This methods book will guide the reader through the process of conducting and producing an autoethnographic study through the understanding of self, other, and culture. Readers will be encouraged to follow hands-on, though not prescriptive, steps in data collection, analysis, and interpretation with self-reflective prewriting exercises and self-narrative writing exercises to produce their own autoethnographic work. Chang offers a variety of techniques for gathering data on the self—from diaries to culture grams to interviews with others—and shows how to transform this information into a study that looks for the connection with others present in a diverse world. She shows how the autoethnographic process promotes self-reflection, understanding of multicultural others, qualitative inquiry, and narrative writing. Samples of published autoethnographies provide exemplars for the novice researcher to follow.
Empathy for the Devil
Author: Phil Harris
Publisher: Russell House Pub Limited
ISBN: 1903855543
Pages: 217
Year: 2007
View: 715
Read: 649
Examining the core skills necessary for effecting change in problematic substance users, this important new book explores practical ways of establishing or improving social practice. It steps beyond clinical, theoretical, and moral undertones to the reality of working with substance misuse. Empathy for the Devil provides positive and reflective support for both experienced and novice workers - or those affected by others' use. It suggests ways ahead for social workers stuck in seemingly perennial impasses, as they strive with their colleagues to address multi-faceted and entrenched problems. Increasingly, social policy now demands evidence-based practice, putting ever greater pressure on professionals from all disciplines to grasp the core ideas and skills drawn from research findings. But this research is often too arid and abstract, and can make the lay person feel even more under-skilled. Empathy for the Devil bridges this chasm, bringing together a wide range of proven skills in supporting people through change in an open and accessible way. It illuminates the key ideas, skills, and techniques in addiction work. Additionally, it lucidly explains the latest findings in effective practice, illustrating them with case examples, and provides optional self-reflective exercises and activities to aid learning and training. For everyone working with people whose lives are affected by drugs or alcohol, Empathy for the Devil provides new ideas and perspectives to address old and intractable problems.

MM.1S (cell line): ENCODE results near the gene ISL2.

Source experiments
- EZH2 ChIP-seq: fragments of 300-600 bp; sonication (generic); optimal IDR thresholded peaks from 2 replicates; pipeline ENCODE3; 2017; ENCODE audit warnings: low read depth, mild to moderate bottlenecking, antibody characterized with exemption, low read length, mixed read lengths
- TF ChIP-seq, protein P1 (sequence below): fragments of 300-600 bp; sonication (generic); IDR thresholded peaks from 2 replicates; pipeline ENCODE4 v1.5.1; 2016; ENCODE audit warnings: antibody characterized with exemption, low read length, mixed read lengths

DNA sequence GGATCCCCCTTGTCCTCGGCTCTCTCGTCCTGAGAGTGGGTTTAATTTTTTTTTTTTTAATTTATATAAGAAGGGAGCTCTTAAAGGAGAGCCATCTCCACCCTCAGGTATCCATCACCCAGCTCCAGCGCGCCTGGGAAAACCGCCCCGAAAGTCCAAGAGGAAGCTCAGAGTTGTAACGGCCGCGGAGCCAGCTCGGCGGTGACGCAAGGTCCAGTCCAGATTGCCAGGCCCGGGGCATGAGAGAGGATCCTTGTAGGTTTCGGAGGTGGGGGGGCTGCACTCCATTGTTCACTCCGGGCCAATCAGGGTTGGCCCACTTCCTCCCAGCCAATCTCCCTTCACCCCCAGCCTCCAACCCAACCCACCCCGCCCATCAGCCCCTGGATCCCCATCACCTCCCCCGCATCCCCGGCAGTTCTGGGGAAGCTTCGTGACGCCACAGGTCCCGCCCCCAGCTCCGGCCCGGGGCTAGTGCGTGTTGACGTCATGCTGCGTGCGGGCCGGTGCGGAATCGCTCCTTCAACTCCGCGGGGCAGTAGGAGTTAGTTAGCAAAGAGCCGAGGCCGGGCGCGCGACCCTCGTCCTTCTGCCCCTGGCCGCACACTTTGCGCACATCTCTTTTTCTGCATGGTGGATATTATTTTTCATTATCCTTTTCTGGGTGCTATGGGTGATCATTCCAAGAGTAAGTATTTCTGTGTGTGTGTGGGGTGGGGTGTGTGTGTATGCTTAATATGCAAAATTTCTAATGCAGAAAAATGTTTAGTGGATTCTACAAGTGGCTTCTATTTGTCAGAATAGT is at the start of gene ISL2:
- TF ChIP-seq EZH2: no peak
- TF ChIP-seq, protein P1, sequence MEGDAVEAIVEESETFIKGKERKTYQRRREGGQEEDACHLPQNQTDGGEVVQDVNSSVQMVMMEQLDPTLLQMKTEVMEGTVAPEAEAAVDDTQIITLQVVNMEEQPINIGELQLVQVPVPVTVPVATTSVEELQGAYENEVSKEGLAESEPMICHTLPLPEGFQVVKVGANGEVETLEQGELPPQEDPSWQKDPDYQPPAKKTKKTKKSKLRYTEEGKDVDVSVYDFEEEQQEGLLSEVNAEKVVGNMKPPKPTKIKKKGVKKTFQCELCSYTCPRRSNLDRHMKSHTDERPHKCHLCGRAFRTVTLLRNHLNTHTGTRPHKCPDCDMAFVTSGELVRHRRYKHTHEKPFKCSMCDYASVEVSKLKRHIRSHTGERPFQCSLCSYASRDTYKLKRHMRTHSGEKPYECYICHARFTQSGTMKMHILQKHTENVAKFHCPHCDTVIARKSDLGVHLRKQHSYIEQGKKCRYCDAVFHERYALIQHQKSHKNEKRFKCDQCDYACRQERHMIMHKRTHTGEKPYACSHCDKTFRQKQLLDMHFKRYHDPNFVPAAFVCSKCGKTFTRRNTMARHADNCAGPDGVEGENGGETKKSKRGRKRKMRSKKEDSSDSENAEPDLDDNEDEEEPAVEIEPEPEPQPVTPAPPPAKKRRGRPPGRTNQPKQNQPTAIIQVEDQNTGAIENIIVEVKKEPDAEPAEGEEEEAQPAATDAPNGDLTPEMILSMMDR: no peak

40 Days of Dating
Author: Jessica Walsh, Timothy Goodman
Publisher: Abrams
ISBN: 1613127154
Pages: 304
Year: 2015-01-20
View: 926
Read: 983
When New York–based graphic designers and long-time friends Timothy Goodman and Jessica Walsh found themselves single at the same time, they decided to try an experiment. The old adage says that it takes 40 days to change a habit—could the same be said for love? So they agreed to date each other for 40 days, record their experiences in questionnaires, photographs, videos, texts, and artworks, and post the material on a website they would create for this purpose. What began as a small experiment between two friends became an Internet sensation, drawing 5 million unique (and obsessed) visitors from around the globe to their site and their story since it was launched in July 2013. 40 Days of Dating: An Experiment is a beautifully designed, expanded look at the experiment and the results, including a great deal of material that never made it onto the site, such as who they were as friends and individuals before the 40 days and who they have become since. Note: 40 Days of Dating has a special binding that allows it to open very flat by attaching the endpapers to the inside covers.